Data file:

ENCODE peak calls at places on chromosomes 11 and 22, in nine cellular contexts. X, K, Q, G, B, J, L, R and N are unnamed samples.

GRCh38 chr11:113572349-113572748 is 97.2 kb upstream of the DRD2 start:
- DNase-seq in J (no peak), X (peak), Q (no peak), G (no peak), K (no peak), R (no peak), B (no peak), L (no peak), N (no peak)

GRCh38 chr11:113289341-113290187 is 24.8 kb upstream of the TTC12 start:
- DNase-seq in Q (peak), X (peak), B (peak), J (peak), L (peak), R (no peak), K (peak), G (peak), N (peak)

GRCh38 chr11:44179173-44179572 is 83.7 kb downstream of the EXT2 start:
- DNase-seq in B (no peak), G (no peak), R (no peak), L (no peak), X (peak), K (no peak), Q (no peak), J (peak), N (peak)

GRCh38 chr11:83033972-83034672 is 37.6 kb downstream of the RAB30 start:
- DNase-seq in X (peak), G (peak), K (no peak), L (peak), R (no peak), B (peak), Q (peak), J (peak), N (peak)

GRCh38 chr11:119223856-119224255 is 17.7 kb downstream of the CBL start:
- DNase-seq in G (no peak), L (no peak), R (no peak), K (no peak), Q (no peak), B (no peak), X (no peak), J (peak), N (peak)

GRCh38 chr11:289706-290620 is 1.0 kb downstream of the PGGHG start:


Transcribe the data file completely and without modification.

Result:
ENCODE peak calls at places on chromosomes 11 and 22, in nine cellular contexts. X, K, Q, G, B, J, L, R and N are unnamed samples.

GRCh38 chr11:113572349-113572748 is 97.2 kb upstream of the DRD2 start:
- DNase-seq in J (no peak), X (peak), Q (no peak), G (no peak), K (no peak), R (no peak), B (no peak), L (no peak), N (no peak)

GRCh38 chr11:113289341-113290187 is 24.8 kb upstream of the TTC12 start:
- DNase-seq in Q (peak), X (peak), B (peak), J (peak), L (peak), R (no peak), K (peak), G (peak), N (peak)

GRCh38 chr11:44179173-44179572 is 83.7 kb downstream of the EXT2 start:
- DNase-seq in B (no peak), G (no peak), R (no peak), L (no peak), X (peak), K (no peak), Q (no peak), J (peak), N (peak)

GRCh38 chr11:83033972-83034672 is 37.6 kb downstream of the RAB30 start:
- DNase-seq in X (peak), G (peak), K (no peak), L (peak), R (no peak), B (peak), Q (peak), J (peak), N (peak)

GRCh38 chr11:119223856-119224255 is 17.7 kb downstream of the CBL start:
- DNase-seq in G (no peak), L (no peak), R (no peak), K (no peak), Q (no peak), B (no peak), X (no peak), J (peak), N (peak)

GRCh38 chr11:289706-290620 is 1.0 kb downstream of the PGGHG start: